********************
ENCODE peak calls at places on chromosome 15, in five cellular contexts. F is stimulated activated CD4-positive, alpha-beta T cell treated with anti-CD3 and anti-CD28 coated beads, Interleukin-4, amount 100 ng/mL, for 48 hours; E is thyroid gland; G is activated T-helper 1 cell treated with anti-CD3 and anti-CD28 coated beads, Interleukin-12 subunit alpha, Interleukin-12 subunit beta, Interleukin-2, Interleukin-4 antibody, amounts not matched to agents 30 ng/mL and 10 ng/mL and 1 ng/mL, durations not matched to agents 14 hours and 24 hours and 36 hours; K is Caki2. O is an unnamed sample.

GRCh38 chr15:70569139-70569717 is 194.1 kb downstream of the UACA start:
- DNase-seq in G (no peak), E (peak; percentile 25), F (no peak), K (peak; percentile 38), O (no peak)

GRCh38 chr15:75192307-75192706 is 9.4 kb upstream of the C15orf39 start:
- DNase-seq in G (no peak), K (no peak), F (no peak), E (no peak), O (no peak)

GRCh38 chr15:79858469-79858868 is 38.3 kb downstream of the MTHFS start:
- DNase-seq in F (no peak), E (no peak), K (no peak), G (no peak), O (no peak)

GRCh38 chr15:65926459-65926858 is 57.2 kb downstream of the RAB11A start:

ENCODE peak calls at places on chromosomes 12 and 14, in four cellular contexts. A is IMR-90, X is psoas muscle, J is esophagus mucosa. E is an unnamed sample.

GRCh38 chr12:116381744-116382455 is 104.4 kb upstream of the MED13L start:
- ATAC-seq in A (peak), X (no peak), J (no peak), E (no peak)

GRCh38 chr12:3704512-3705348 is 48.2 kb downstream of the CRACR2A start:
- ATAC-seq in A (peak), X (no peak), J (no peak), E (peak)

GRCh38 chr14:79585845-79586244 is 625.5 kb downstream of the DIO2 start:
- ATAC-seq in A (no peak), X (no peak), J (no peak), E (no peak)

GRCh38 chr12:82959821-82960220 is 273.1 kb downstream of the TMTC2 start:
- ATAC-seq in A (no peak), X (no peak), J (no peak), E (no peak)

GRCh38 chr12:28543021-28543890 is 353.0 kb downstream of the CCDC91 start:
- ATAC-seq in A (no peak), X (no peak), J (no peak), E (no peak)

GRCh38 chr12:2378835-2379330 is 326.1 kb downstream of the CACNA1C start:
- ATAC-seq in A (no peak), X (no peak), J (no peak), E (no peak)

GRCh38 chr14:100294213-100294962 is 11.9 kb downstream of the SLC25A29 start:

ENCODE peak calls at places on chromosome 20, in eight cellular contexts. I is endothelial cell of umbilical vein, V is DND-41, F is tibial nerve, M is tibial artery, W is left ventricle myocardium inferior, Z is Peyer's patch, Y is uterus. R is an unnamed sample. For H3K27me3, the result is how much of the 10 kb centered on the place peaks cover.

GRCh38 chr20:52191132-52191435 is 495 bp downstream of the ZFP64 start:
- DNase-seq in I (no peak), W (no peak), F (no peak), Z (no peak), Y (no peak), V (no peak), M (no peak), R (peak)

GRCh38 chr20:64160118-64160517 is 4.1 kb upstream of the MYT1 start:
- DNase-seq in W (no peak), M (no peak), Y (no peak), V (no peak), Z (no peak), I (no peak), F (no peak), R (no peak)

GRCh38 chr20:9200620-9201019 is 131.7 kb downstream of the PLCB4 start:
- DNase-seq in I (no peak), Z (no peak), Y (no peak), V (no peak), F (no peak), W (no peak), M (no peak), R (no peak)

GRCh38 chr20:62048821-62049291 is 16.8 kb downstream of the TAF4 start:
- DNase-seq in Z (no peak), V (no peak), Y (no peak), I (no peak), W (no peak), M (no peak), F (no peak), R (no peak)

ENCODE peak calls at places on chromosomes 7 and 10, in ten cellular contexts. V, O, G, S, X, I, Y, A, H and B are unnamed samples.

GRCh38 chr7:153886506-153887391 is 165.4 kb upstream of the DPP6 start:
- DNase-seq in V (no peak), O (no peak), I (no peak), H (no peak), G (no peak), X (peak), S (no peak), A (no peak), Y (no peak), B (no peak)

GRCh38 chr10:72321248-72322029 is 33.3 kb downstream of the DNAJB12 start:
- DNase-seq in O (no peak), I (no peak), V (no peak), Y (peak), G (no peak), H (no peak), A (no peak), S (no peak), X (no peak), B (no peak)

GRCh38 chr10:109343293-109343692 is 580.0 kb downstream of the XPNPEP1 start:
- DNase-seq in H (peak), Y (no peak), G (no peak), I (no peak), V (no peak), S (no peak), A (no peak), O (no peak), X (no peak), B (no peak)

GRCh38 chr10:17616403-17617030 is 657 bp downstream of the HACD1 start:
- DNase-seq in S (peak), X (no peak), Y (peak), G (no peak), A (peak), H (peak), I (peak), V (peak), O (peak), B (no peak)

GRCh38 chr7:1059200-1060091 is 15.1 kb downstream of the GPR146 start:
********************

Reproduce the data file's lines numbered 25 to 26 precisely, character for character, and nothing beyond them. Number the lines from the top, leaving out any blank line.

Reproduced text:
- DNase-seq in I (no peak), W (no peak), F (no peak), Z (no peak), Y (no peak), V (no peak), M (no peak), R (peak)

GRCh38 chr20:64160118-64160517 is 4.1 kb upstream of the MYT1 start: